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Second among the children is Bean, who becomes Ender's lieutenant despite the fact that he is the smallest and youngest of the Battle School students. Bean is the central character of Shadow, and we pick up his story when he is just a 2-year-old starving on the streets of a future Rotterdam that has become a hell on earth. Bean is unnaturally intelligent for his age, which is the only thing that allows him to escape--though not unscathed--the streets and eventually end up in Battle School. Despite his brilliance, however, Bean is doomed to live his life as an also-ran to the more famous and in many ways more brilliant Ender. Nonetheless, Bean learns things that Ender cannot or will not understand, and it falls to this once pathetic street urchin to carry the weight of a terrible burden that Ender must not be allowed to know.
Although it may seem like Shadow is merely an attempt by Card to cash in on the success of his justly famous Ender's Game, that suspicion will dissipate once you turn the first few pages of this engrossing novel. It's clear that Bean has a story worth telling, and that Card (who started the project with a cowriter but later decided he wanted it all to himself) is driven to tell it. And though much of Ender's Game hinges on a surprise ending that Card fans are likely well acquainted with, Shadow manages to capitalize on that same surprise and even turn the table on readers. In the end, it seems a shame that Shadow, like Bean himself, will forever be eclipsed by the myth of Ender, because this is a novel that can easily stand on its own. Luckily for readers, Card has left plenty of room for a sequel, so we may well be seeing more of Bean in the near future. --Craig E. Engler --This text refers to the Hardcover edition.
They say you could read this book without reading the first one and I guess you could. I just think you would be missing a lot of background.
I really liked this series. Read more
As good if not better than Ender's game.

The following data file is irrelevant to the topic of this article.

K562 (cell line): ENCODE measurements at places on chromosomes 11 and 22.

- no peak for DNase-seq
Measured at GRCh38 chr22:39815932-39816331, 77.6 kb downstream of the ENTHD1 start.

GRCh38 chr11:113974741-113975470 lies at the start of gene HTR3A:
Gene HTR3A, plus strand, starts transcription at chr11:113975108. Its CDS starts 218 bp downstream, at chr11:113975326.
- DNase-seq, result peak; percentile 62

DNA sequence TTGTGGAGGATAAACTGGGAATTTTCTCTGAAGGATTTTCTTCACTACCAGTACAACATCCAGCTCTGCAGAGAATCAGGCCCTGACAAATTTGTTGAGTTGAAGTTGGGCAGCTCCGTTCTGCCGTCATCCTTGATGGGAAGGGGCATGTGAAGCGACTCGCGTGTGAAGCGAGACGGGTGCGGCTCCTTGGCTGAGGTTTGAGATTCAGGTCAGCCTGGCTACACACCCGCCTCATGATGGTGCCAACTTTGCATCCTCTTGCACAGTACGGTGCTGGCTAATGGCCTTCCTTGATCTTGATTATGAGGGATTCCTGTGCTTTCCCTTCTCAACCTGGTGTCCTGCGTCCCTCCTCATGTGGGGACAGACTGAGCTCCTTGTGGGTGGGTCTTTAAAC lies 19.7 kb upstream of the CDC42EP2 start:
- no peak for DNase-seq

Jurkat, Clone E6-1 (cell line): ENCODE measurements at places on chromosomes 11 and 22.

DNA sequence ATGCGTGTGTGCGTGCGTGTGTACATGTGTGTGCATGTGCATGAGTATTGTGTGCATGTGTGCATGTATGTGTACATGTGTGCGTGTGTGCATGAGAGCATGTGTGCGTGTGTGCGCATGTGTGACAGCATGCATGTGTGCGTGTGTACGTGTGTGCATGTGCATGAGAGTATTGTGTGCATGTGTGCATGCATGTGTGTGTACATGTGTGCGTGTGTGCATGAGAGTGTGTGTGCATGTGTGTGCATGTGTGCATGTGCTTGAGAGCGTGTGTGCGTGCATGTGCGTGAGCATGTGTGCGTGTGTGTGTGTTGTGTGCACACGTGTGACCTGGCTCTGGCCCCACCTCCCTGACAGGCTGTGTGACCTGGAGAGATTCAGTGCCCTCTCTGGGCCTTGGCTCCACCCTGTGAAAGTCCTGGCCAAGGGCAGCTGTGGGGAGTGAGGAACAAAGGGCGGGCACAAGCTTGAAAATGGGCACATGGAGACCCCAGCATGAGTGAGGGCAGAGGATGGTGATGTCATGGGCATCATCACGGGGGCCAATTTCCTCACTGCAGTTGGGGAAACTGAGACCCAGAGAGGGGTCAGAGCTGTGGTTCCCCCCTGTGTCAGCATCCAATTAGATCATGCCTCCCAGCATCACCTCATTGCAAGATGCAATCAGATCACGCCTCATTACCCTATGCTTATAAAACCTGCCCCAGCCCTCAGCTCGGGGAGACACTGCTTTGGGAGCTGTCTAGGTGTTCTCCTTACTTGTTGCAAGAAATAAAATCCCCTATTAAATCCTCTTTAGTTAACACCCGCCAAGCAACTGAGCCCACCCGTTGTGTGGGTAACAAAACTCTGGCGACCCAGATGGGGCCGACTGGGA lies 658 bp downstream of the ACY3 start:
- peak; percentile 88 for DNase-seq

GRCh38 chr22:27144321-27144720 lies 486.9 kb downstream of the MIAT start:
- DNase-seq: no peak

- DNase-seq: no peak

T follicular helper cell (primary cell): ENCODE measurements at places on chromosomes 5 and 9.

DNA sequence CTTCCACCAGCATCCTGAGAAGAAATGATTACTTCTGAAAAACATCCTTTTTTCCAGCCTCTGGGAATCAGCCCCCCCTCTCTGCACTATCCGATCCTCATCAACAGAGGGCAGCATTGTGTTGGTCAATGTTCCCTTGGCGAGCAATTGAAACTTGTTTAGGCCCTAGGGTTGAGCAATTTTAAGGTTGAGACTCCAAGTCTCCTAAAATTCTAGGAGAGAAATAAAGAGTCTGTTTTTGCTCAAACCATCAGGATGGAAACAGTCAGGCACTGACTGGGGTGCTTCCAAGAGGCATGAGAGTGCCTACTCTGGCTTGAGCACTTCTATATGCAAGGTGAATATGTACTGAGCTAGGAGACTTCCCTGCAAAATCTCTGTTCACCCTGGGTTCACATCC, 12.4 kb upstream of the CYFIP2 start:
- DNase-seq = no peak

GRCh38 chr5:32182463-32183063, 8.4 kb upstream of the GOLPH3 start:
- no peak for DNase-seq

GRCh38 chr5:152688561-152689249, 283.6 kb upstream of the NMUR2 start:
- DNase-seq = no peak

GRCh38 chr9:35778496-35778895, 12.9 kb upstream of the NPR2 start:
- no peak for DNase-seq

It explores the same story as the original but from the perspective of Bean. Read more
I hesitated once I read some reviews that it was the same story as the original, but from a different perspective. Well I should not have because it was as good even almost better. Read morePublished 16 months ago by ET
Got one for my younger brother and one for myself.
First of all, I can't believe how cheap these are. Read more
Orson wrote this book after Enders Game as a way to see events through the eyes of others. He starts the book by saying it doesn't matter if you read it before or after Ender's... Read morePublished 20 months ago by Deep Gill
I find it strange that Poke took so much importance in Beans mind...the author did not make me feel this in the beginning of the book.
Very well constructed story. Read more
Just as the title says... this book does incredible justice to it's namesake, forget that it's set in a parallel world to Ender. Bean is my Ender...Published on July 5 2012 by Cookie,
I've always enjoyed Bean's character in Ender's Game and I was excited to learn more about Bean's past, his thoughts, etc. Read morePublished on June 3 2005
I enjoyed this book, though I'm fairly particular about what science fiction I will read. If you liked Ender's Game, I suspect you'll like this book too.Published on July 19 2004 by Hugo Calendar